I draw attention to the speeches made by the noble Lord, Lord Campbell-Savours and the noble Baroness, Lady Mallalieu, in this context. Those speeches commended themselves to your Lordships on

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Second Reading, and I believe that they will commend themselves again now. There was no dissent at Second Reading.

Amendment No. 3 would leave out subsection (3). The defence of honest mistaken belief is abolished. It was established in 1976 by the Appellate Committee of your Lordships' House. The Crown no longer has the overall burden of proof. The defence is hobbled by conclusive presumptions as to non-consent under Clause 78 (5) to (8). As to establishing consent, the burden on the defence relates to an abstract concept—the conduct of a reasonable person under Clause 78(2). There is no need any longer to prove actual intent. That was the fundamental objection of the noble Lords, Lord Carlile of Berriew, and Lord Thomas of Gresford, on Second Reading. They made that point far better than I could, and I hope that they return to this pitch again today. The sensitive speech made by my noble friend Lord Astor of Hever on mental disability, IQ, autism and so forth in effect torpedoed the concept of a reasonable person as a substitute for the actual intent of the man accused.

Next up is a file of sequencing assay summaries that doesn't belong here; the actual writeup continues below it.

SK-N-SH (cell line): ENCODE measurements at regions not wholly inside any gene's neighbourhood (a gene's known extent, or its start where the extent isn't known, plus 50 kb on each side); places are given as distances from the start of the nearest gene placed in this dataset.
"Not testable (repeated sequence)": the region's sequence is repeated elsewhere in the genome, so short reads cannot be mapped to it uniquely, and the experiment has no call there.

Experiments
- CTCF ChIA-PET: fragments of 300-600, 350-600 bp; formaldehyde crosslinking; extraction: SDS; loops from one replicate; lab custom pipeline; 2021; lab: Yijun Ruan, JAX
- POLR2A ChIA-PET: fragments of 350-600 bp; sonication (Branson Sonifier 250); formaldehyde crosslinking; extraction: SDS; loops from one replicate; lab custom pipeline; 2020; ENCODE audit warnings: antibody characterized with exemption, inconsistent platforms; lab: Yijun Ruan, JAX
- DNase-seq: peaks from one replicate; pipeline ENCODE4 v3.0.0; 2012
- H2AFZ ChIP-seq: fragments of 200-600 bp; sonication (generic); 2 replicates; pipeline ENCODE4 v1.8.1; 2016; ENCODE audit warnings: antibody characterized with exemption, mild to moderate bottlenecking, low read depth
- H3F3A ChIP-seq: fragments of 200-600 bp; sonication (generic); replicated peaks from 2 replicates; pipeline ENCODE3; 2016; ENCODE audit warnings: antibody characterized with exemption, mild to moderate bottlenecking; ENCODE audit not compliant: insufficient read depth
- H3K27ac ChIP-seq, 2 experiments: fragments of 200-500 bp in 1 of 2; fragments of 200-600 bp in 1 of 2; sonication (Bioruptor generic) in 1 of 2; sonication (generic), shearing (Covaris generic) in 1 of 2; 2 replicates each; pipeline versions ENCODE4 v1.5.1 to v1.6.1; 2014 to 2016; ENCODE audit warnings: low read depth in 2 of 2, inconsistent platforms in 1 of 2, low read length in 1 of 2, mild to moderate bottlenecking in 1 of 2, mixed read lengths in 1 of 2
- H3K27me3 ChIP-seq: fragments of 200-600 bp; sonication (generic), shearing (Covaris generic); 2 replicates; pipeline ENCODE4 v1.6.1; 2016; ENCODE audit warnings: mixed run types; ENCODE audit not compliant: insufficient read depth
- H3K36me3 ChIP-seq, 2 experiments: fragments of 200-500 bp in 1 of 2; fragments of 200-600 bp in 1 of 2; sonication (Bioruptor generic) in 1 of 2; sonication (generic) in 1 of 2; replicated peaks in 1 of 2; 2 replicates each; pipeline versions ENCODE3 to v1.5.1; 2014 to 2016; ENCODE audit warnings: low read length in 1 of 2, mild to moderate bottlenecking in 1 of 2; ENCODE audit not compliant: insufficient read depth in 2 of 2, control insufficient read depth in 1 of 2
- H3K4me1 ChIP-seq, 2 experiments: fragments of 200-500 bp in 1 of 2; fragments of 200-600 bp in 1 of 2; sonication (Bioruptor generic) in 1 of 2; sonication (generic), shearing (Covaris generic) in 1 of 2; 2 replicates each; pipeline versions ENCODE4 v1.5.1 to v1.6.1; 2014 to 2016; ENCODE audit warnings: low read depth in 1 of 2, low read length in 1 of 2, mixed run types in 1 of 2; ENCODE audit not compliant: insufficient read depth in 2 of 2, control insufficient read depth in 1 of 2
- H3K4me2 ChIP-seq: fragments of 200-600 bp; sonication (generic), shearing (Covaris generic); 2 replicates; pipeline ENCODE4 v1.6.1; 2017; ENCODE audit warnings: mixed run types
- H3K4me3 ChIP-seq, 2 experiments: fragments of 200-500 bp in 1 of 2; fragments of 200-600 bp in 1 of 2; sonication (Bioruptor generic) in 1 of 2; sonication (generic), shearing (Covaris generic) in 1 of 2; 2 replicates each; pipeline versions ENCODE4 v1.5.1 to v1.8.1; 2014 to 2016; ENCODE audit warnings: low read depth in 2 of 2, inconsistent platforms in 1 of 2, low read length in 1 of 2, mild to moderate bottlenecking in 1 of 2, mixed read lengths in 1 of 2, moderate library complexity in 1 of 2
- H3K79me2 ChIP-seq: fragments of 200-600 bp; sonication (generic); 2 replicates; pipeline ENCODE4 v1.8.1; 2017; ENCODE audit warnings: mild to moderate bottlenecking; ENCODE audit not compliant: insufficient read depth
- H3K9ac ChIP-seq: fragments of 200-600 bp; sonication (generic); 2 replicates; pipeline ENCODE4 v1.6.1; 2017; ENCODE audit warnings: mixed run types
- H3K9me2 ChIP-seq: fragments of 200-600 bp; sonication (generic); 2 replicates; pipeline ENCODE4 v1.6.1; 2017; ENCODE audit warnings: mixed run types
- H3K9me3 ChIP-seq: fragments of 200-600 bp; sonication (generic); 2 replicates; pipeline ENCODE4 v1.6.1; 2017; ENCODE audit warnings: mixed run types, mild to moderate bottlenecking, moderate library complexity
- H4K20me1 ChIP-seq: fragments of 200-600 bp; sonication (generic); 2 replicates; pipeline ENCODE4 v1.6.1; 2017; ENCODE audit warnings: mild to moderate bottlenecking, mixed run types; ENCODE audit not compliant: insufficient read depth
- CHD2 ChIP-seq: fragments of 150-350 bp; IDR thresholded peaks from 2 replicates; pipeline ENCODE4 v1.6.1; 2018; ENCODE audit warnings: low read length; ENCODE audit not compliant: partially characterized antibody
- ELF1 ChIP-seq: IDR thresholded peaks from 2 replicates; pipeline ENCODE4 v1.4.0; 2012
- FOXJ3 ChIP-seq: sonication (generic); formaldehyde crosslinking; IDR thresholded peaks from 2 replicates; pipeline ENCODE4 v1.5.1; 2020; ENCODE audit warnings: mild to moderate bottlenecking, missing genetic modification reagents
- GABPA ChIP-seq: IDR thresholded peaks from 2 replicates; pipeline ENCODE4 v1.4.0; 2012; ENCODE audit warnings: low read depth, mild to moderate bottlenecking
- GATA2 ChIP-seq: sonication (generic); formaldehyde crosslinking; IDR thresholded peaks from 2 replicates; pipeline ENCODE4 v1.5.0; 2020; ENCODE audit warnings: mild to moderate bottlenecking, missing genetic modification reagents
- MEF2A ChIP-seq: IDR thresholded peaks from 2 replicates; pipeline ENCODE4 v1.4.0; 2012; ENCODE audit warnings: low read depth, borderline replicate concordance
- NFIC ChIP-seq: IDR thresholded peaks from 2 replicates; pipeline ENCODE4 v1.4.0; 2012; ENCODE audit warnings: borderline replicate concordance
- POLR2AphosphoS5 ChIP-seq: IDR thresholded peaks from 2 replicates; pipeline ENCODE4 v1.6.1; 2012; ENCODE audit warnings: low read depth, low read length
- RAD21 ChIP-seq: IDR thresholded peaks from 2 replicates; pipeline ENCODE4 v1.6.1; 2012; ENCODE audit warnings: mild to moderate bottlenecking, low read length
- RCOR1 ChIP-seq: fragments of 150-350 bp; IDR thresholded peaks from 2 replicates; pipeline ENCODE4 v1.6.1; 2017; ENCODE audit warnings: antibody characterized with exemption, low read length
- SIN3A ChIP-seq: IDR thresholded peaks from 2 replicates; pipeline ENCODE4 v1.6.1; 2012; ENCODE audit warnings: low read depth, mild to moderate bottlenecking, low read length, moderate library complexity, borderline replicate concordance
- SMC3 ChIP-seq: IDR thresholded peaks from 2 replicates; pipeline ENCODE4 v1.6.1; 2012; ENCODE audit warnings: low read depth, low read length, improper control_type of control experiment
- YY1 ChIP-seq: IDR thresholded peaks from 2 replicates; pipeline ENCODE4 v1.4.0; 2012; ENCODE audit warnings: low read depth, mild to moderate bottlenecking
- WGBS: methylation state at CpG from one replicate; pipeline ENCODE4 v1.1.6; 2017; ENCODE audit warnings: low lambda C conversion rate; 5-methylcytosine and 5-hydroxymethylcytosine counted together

Amendments Nos. 4 and 5 to Clause 1(3) enhance the obscurity of subsection (3), as implemented by subsection (4), and in no way mitigate the unfairness. I shall deal with the main objections to those amendments when they are moved.

The question is whether subsections (3) and (4) should be amended or left out. Those subsections afford manifest injustice and unfairness, enhancing the prospect of erroneous convictions and a spate of appeals against conviction on grounds of misdirection, which surely must lead to redefinition. The criticisms as to Clause 1(4), on Amendment No. 6, have already been dealt with in outline. I am anxious not to go over the traditional time for a speech. I beg to move.